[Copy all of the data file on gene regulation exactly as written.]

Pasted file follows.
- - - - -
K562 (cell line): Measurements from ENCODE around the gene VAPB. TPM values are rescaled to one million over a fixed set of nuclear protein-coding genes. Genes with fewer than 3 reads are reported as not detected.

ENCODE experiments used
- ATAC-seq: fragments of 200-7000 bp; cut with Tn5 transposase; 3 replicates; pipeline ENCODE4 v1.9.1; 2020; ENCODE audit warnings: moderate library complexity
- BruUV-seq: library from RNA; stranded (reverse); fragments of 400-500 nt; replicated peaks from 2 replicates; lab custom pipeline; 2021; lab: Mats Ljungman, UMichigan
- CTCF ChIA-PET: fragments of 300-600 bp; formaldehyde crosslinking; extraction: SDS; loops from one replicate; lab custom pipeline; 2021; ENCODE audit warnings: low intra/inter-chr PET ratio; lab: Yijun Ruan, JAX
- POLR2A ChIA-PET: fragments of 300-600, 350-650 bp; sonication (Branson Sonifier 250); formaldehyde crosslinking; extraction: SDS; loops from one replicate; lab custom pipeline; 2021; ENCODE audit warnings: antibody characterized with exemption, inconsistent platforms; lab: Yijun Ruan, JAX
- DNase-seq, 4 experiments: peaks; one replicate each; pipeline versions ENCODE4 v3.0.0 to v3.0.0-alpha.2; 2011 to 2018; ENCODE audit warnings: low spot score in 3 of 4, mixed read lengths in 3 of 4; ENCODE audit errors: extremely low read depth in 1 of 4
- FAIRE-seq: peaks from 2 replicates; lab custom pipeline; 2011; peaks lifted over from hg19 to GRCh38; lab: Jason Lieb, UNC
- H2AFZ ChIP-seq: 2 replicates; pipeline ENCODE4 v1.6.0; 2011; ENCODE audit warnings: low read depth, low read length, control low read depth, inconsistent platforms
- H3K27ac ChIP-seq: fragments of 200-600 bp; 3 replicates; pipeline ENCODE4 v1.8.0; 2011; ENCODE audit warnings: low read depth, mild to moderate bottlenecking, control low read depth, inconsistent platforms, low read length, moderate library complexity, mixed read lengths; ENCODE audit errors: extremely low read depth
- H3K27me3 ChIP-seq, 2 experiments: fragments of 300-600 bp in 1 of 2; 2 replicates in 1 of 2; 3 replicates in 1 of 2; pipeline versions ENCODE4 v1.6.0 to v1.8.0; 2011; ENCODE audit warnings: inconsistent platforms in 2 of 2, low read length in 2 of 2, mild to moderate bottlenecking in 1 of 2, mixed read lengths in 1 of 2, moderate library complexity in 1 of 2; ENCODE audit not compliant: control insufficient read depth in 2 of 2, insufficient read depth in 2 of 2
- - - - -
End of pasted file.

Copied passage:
K562 (cell line): Measurements from ENCODE around the gene VAPB. TPM values are rescaled to one million over a fixed set of nuclear protein-coding genes. Genes with fewer than 3 reads are reported as not detected.

ENCODE experiments used
- ATAC-seq: fragments of 200-7000 bp; cut with Tn5 transposase; 3 replicates; pipeline ENCODE4 v1.9.1; 2020; ENCODE audit warnings: moderate library complexity
- BruUV-seq: library from RNA; stranded (reverse); fragments of 400-500 nt; replicated peaks from 2 replicates; lab custom pipeline; 2021; lab: Mats Ljungman, UMichigan
- CTCF ChIA-PET: fragments of 300-600 bp; formaldehyde crosslinking; extraction: SDS; loops from one replicate; lab custom pipeline; 2021; ENCODE audit warnings: low intra/inter-chr PET ratio; lab: Yijun Ruan, JAX
- POLR2A ChIA-PET: fragments of 300-600, 350-650 bp; sonication (Branson Sonifier 250); formaldehyde crosslinking; extraction: SDS; loops from one replicate; lab custom pipeline; 2021; ENCODE audit warnings: antibody characterized with exemption, inconsistent platforms; lab: Yijun Ruan, JAX
- DNase-seq, 4 experiments: peaks; one replicate each; pipeline versions ENCODE4 v3.0.0 to v3.0.0-alpha.2; 2011 to 2018; ENCODE audit warnings: low spot score in 3 of 4, mixed read lengths in 3 of 4; ENCODE audit errors: extremely low read depth in 1 of 4
- FAIRE-seq: peaks from 2 replicates; lab custom pipeline; 2011; peaks lifted over from hg19 to GRCh38; lab: Jason Lieb, UNC
- H2AFZ ChIP-seq: 2 replicates; pipeline ENCODE4 v1.6.0; 2011; ENCODE audit warnings: low read depth, low read length, control low read depth, inconsistent platforms
- H3K27ac ChIP-seq: fragments of 200-600 bp; 3 replicates; pipeline ENCODE4 v1.8.0; 2011; ENCODE audit warnings: low read depth, mild to moderate bottlenecking, control low read depth, inconsistent platforms, low read length, moderate library complexity, mixed read lengths; ENCODE audit errors: extremely low read depth
- H3K27me3 ChIP-seq, 2 experiments: fragments of 300-600 bp in 1 of 2; 2 replicates in 1 of 2; 3 replicates in 1 of 2; pipeline versions ENCODE4 v1.6.0 to v1.8.0; 2011; ENCODE audit warnings: inconsistent platforms in 2 of 2, low read length in 2 of 2, mild to moderate bottlenecking in 1 of 2, mixed read lengths in 1 of 2, moderate library complexity in 1 of 2; ENCODE audit not compliant: control insufficient read depth in 2 of 2, insufficient read depth in 2 of 2